workers to their own devices to find the materials and help they need.
The effective Chapter Leader will demonstrate that they hold others
personally accountable for their work and responsibilities. This accountability
is between the Chapter Leader and the individual. The Chapter Leader
always assumes accountability for the organization as a whole -- even
if individuals failed in their assignments. The Chapter Leader says:
Ëyou are accountable to me, I am accountable for the organizationÓ.
Once again, another element of motivation is introduced.
People need occasional encouragement to keep their motivation and
enthusiasm for a job at a high level. This is the Ëpep talkÓ phase of
a leader's role. A Chapter Leader's personality and style will affect
how this is accomplished, but in all cases the words of encouragement,
reminders of how important a person's efforts are, review of progress
toward a goal are necessary to sustain the efforts of an organization
and achieve success. Being wrapped up in chores will take the Chapter
Leader out of circulation and leave many willing workers short of this
attention they need.
An easy way to characterize the follow-up step in the Chapter Leadership
model is to simply remember that a leader is a COACH, not a player.
People need some sense of accomplishment and reward for their efforts.
The effective Chapter Leader will take conscious action to assure this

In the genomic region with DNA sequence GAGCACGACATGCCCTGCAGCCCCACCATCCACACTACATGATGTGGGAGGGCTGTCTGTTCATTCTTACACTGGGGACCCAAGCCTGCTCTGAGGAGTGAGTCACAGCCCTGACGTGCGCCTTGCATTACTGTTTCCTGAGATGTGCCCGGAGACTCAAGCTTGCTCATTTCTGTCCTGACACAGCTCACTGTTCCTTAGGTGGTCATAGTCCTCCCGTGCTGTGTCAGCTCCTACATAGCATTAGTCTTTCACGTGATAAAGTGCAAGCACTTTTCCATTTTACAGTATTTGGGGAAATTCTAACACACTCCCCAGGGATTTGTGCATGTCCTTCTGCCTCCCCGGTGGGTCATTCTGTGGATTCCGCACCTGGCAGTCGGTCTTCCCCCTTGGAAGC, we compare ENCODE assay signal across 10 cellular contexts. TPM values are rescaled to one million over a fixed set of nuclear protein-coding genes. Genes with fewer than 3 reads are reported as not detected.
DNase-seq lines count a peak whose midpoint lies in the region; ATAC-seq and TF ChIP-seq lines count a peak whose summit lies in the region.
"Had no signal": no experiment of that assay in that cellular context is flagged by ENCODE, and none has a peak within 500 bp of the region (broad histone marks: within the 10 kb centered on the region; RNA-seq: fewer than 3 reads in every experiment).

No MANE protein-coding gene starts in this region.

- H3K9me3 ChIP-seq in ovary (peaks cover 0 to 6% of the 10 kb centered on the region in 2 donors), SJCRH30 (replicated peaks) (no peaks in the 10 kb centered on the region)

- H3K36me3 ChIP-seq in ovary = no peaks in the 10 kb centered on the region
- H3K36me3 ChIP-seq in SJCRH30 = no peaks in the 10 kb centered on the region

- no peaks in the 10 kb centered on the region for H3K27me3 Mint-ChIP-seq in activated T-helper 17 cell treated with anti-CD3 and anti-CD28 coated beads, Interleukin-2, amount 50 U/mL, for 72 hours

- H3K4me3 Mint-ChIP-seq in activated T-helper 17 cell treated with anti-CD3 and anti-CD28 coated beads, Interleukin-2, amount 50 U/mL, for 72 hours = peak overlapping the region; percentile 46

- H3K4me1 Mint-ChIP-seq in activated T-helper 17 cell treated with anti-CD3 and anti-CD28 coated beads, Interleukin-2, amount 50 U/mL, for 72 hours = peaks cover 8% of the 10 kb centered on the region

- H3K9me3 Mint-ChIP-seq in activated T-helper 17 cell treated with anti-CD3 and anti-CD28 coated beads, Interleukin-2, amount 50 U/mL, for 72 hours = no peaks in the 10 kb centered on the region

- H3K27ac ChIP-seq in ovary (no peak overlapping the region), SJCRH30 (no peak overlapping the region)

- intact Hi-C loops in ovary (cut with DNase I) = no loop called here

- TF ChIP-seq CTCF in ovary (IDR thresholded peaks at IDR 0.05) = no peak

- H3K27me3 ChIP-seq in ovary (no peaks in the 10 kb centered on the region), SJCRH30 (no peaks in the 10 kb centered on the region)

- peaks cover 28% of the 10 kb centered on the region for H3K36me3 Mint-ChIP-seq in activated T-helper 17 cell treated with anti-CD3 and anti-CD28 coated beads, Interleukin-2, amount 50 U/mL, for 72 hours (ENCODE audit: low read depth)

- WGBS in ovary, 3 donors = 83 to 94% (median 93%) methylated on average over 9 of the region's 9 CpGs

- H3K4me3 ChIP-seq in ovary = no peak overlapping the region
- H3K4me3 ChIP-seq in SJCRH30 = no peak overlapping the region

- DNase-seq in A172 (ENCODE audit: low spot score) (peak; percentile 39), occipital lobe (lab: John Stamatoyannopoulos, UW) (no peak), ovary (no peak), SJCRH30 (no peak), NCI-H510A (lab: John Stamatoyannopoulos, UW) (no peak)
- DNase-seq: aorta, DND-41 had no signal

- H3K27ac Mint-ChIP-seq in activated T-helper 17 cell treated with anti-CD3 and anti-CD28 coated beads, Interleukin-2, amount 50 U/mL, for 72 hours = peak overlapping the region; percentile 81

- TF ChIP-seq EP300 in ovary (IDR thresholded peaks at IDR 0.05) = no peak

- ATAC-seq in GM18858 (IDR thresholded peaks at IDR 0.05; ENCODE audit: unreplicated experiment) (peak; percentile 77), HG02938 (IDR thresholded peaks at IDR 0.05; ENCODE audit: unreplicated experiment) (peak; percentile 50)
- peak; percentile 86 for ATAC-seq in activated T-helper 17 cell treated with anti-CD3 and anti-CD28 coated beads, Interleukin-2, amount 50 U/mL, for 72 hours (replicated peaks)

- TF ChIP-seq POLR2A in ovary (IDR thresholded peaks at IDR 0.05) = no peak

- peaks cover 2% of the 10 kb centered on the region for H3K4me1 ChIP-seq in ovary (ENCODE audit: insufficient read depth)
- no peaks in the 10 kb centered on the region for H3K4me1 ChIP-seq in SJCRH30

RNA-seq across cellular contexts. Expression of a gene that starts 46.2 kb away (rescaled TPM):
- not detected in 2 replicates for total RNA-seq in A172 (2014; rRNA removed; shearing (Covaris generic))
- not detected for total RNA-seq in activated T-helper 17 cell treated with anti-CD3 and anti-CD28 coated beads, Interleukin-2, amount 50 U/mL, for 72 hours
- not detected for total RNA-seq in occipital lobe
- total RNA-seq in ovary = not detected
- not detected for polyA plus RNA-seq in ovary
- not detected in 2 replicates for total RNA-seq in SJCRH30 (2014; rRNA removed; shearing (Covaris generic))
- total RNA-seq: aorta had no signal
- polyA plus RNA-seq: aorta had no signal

vital step of the Chapter Leadership process always occurs. A WELL-DONE
is the reward for people's efforts and contributions and, fortunately,
there is never any budget constraint on offering it.
Recognition can be delivered in many forms ² some by the Chapter Leader
and some from the individuals themselves. If a person takes on a task
with a high level of motivation: ËI know this job is important and I
believe in what we are trying to accomplishÓ, then the person will achieve
an internal sense of recognition from the completion of the task. If
a person understands their position in the organization, how their job
contributes to accomplishing its mission and supporting others, again,
internal self-recognition will occur. In each case, while the person
generates internal recognition themselves, an effective Chapter Leader
will have supported this by making sure the original motivation was
in place and the value of the person's role in the organization was
Acknowledging the accomplishments and contributions of others -- frequently
and publicly -- is an essential role for an effective leader. This takes
many forms: direct compliments to the person, recognition in front of
the Chapter Membership, presenting awards, comments in the Newsletter
² all are effective and serve to let people know they are appreciated.